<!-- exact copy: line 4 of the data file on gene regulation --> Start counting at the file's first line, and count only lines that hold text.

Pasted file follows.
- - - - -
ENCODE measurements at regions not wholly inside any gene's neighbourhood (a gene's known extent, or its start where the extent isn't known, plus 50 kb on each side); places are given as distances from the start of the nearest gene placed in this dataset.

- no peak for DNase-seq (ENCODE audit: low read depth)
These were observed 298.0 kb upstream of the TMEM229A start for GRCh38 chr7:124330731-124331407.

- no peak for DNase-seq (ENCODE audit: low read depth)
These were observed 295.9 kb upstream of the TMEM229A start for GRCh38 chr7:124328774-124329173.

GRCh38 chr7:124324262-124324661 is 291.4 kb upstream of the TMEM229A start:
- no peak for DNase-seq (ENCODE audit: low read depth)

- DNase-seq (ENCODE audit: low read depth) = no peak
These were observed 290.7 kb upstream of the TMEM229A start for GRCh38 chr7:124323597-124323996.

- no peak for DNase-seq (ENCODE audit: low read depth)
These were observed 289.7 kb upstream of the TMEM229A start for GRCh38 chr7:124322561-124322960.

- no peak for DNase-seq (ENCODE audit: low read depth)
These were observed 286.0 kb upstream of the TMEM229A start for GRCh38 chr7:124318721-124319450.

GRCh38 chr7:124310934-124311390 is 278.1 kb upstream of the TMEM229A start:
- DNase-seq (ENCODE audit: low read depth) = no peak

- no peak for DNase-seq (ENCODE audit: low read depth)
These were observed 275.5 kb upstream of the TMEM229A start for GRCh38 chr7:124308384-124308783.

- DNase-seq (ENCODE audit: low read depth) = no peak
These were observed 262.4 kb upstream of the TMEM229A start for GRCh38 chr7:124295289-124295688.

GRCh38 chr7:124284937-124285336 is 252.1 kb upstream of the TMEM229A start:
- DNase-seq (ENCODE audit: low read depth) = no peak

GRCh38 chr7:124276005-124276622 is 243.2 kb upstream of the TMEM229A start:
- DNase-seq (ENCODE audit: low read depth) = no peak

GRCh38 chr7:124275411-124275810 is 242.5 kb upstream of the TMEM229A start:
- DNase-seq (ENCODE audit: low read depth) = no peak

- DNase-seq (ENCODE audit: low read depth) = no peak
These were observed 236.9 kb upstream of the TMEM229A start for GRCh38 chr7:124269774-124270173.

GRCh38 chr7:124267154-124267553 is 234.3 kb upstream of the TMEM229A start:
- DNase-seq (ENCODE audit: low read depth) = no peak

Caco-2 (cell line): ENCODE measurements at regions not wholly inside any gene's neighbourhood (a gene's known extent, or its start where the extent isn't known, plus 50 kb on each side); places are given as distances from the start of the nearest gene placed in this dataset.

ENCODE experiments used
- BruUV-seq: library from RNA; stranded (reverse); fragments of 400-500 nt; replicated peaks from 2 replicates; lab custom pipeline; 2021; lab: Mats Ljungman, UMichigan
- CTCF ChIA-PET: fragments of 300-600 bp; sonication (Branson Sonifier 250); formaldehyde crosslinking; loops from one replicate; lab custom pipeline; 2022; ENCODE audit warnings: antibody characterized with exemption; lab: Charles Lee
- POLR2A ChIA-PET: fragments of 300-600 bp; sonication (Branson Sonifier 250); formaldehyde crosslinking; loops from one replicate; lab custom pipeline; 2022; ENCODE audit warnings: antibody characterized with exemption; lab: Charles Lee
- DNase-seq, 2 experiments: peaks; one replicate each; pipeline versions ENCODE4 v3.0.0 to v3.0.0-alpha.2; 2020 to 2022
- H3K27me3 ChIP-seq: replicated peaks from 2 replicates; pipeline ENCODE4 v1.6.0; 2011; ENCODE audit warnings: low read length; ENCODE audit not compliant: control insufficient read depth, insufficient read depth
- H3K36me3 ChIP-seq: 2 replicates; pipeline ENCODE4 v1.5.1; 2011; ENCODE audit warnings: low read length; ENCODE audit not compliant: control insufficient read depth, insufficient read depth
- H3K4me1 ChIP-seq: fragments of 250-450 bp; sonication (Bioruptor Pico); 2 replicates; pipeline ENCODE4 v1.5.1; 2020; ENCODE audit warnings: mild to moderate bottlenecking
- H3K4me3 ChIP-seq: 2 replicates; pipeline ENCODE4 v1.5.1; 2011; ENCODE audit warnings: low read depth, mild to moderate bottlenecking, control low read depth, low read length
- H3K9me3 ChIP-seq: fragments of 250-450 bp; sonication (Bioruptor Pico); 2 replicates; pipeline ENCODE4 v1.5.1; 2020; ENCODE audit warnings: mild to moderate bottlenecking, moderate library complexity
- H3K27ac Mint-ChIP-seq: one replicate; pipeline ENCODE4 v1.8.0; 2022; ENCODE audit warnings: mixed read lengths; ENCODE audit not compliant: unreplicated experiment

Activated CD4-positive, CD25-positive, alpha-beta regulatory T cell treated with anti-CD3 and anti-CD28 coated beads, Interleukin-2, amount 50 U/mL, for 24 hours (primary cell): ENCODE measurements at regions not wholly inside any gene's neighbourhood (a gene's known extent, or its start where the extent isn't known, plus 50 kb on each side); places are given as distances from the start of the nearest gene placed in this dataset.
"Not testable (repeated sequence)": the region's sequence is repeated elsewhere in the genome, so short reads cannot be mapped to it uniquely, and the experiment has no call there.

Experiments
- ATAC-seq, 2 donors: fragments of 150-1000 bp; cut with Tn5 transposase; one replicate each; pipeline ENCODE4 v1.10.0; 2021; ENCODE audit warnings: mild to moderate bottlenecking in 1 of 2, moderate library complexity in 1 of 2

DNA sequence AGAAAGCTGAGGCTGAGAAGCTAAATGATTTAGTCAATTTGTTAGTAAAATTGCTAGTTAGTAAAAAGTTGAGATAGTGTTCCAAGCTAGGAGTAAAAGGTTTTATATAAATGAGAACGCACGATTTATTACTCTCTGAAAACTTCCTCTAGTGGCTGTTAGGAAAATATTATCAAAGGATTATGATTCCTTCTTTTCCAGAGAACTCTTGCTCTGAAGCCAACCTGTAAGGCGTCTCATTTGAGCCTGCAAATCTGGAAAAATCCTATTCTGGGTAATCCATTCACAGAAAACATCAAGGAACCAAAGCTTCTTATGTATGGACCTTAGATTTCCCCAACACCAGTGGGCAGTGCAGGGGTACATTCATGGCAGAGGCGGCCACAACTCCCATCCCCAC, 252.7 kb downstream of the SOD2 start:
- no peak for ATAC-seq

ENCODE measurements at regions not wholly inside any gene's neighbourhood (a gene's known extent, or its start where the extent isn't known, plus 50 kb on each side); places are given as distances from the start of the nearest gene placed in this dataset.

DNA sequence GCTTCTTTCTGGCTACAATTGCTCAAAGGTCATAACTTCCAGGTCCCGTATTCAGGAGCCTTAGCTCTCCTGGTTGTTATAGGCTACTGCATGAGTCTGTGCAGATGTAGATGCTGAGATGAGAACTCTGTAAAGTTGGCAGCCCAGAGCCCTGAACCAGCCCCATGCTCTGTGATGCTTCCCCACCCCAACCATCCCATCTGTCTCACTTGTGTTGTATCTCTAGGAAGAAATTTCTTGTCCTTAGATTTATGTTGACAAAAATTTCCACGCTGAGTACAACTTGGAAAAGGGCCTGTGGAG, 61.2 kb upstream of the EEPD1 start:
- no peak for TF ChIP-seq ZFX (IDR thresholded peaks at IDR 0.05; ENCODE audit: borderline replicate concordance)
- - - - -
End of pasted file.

- no peak for DNase-seq (ENCODE audit: low read depth)